workers in the river valley

Centre for Management and Rural Economy

Creating jobs in the
Senegal River Valley


Management skills in short supply

Established in 2004, CGER offers a variety of business management services for producer organisations and rural businesses in the Senegal River Valley.
Initially set up to support producers seeking to improve their bookkeeping, the CGER now serves more than 500 clients representing over 12,000 businesses and has three management centres and a coordination centre called CGER Vallée. ‘Producers were facing a range of issues, especially in the areas of good governance and accounting in their organisations,’ explains Assane Kane, director of CGER Vallée. ‘They were keeping their accounts in school exercise books, where they noted down bits of information. It was not proper bookkeeping. Then, come the end of the crop year, they weren’t able to present their organisations’ accounts in a transparent way.’ This represents a major obstacle to their securing the funding they need for future growing seasons.

CGER’s mission to deliver a combination of technical and financial advice makes it unique in the West African farming sector. However, it still faces challenges in its day-to-day work. For instance, the accounting and financial documents that CGER produces are not yet recognised in the business sector of the Senegal River Valley. Therefore, financial institutions still sometimes refuse to accept CGER-produced documents as the basis for their decisions on loan applications.

With support from Invest for Jobs, CGER intends to build its capacities, diversify and develop its service and consultancy offerings and expand its client portfolio to include new sectors, such as livestock rearing. These new and improved services will help support the activities of producer organisations and local businesses and, in so doing, create jobs in this rural region of Senegal.


900 jobs to be created

In February 2021, Invest for Jobs rolled out a two-pronged support scheme comprising financial assistance and technical support, the latter provided by the French non-profit accounting and consultancy network Cerfrance and focused on improving the services that CGER offers to its clients. As a result of this support, CGER now provides its clients with management training that seeks to build their capacities in this area.

The project also aims to support the digital transformation of CGER’s functions. ‘Today, it is our view that CGER could become much more effective by using new technologies,’ Kane emphasises. As part of this project, all of CGER’s computer equipment has been replaced. The work under way to digitise CGER’s activities will, in particular, enable the Centre to better manage its member organisations, considerably improve the productivity of its consultants and accountants and deliver better internal communication.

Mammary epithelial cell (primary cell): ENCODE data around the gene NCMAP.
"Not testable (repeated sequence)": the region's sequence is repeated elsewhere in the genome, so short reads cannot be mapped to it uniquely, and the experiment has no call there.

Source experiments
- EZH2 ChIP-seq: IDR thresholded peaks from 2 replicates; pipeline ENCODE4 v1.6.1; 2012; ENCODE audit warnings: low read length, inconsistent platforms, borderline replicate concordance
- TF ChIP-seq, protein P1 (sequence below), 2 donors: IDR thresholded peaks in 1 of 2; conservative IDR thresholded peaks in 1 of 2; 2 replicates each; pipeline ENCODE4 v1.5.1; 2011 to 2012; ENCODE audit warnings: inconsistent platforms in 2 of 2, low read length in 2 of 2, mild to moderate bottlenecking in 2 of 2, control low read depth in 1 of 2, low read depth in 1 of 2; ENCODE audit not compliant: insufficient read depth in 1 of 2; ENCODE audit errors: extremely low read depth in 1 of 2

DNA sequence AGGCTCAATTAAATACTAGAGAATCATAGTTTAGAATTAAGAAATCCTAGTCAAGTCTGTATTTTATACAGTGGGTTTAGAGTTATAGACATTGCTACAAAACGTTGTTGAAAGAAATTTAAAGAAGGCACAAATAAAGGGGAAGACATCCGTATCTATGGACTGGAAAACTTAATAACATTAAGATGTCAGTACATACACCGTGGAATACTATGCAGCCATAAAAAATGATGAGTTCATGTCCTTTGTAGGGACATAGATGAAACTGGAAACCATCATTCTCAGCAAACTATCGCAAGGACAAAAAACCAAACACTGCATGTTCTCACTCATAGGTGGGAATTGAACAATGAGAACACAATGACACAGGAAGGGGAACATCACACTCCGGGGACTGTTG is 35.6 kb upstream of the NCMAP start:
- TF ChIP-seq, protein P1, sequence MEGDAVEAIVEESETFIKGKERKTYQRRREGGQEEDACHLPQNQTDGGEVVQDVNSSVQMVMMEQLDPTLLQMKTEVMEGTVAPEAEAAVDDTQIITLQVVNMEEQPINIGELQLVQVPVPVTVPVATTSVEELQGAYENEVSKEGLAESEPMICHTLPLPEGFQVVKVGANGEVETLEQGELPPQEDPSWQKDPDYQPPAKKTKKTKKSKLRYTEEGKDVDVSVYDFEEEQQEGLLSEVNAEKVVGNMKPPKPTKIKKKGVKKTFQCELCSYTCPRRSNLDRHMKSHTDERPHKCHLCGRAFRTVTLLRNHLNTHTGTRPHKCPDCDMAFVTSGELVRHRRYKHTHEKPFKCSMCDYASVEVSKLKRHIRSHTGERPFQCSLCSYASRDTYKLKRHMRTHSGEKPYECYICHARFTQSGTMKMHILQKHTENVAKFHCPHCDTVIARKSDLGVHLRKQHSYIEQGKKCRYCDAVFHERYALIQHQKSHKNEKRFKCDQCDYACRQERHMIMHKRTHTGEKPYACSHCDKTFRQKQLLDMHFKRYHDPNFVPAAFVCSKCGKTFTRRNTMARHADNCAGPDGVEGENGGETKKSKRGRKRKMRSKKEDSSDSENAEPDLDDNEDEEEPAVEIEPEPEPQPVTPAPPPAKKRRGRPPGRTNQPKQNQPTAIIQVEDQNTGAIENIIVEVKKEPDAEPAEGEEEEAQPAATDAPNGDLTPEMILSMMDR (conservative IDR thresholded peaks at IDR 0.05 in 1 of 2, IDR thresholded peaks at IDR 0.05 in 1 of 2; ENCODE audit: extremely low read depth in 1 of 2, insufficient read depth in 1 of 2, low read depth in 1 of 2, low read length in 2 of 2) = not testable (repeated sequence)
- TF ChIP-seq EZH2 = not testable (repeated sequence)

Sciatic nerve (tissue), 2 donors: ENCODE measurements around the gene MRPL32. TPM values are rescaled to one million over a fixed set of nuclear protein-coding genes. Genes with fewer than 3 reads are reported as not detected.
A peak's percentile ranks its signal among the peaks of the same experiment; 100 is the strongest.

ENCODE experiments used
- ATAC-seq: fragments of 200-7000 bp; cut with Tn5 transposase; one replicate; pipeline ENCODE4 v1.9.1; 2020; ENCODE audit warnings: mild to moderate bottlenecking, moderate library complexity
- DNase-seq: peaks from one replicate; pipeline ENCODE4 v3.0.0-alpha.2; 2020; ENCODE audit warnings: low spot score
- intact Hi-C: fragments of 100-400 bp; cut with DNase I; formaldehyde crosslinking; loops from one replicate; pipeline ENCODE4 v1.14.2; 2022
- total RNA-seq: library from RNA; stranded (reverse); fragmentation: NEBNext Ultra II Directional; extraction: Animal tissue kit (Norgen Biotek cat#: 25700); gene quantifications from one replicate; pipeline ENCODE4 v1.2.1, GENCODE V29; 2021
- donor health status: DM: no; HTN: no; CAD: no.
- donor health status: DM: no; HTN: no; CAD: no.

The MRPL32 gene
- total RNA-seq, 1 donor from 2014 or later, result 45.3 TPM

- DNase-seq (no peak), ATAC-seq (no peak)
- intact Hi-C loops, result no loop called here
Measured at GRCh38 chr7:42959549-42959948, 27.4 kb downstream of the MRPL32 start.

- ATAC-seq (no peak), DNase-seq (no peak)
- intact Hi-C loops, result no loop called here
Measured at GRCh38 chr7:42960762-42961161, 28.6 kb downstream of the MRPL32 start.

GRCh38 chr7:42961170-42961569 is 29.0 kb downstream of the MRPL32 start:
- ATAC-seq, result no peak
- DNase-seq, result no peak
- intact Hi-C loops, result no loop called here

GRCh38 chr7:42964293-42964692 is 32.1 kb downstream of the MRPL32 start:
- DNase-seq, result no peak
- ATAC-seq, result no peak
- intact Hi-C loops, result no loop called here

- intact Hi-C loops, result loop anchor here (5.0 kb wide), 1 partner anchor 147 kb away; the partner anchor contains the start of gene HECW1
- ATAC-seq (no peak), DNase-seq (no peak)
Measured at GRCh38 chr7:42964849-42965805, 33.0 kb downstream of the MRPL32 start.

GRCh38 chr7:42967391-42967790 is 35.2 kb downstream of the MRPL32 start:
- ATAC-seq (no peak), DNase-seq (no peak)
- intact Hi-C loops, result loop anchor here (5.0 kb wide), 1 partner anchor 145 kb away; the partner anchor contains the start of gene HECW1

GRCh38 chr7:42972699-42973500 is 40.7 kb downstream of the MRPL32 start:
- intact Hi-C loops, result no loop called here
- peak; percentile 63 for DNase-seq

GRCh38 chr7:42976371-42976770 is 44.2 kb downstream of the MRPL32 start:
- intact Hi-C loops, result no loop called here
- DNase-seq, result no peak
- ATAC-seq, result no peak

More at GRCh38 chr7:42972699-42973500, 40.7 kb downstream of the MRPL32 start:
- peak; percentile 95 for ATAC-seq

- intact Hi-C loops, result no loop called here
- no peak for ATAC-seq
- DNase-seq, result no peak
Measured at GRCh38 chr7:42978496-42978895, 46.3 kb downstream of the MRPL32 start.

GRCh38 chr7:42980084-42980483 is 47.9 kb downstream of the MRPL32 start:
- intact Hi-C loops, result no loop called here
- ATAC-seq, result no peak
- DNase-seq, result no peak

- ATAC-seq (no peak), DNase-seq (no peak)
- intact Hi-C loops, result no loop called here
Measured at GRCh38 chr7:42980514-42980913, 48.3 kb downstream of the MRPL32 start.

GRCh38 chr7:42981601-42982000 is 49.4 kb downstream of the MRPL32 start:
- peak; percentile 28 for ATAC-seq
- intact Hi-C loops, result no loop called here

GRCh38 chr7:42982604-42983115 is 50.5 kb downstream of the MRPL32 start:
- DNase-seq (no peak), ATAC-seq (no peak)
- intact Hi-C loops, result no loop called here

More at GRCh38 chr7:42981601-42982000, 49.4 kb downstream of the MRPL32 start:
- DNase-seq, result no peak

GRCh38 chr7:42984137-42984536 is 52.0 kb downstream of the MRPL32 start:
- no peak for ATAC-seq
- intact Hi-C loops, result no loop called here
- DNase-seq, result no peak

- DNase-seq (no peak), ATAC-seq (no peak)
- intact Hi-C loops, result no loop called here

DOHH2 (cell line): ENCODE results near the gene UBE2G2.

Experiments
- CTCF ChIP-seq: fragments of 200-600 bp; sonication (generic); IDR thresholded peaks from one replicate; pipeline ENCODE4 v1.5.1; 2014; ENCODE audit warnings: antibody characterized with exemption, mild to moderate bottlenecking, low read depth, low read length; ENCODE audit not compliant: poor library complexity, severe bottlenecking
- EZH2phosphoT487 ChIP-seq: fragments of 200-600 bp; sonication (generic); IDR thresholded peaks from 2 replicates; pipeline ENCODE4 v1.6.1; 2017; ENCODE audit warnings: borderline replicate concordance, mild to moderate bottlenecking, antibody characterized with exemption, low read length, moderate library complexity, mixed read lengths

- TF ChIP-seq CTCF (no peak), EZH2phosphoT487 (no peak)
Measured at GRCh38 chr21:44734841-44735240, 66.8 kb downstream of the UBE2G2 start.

By improving management practices that contribute to the revival of economic activities in the region, the support provided to CGER by Invest for Jobs should ultimately lead to the creation of 900 jobs. The project further aims to train around 1,800 people and improve the working conditions of 210 employees working for the Centre’s client organisations. Lastly, it should enable CGER to recruit 120 new clients and provide 35 of its client organisations with access to new technologies.


Improving the business ecosystem

The project’s initial successes are already evident. In a study of CGER clients conducted at the beginning of 2022, 70% stated that they had noticed a significant improvement in the business environment of the Senegal River Valley.

‘We have succeeded in helping a number of organisations that had for a long time been unable to produce crops to resume production. One such example is an agricultural area supporting 375 farmers who, thanks to our work and the assistance provided by Invest for Jobs, have been able to start farming their land again. This is a very important achievement, and we hope that in the future we will be able to further develop this model in the Senegal River Valley region,’ Kane explains.

CGER has also succeeded in persuading Senegal’s agricultural bank, La Banque Agricole (LBA), to reconsider its general position on financing producer organisations with the establishment of a loan repayment moratorium. Consequently, the LBA provided a local water union (an association managing irrigation water supply from the Senegal River) with a loan of more than XOF 85 million. With this financing, inputs can be procured for the preparation and use of 524 hectares for rice growing and polyculture in Ndioum Commune. This measure will enable 370 households to resume their main economic activities.

CGER is supported by the Deutsche Gesellschaft für Internationale Zusammenarbeit (GIZ) GmbH as part of the Special Initiative "Decent Work for a Just Transition" of the German Federal Ministry for Economic Cooperation and Development (BMZ).

Project details

Project status


Project locations

Senegal Senegal River Valley

Project objectives

Skills development job creation digital transformation



A project with

Companies Chambers and associations



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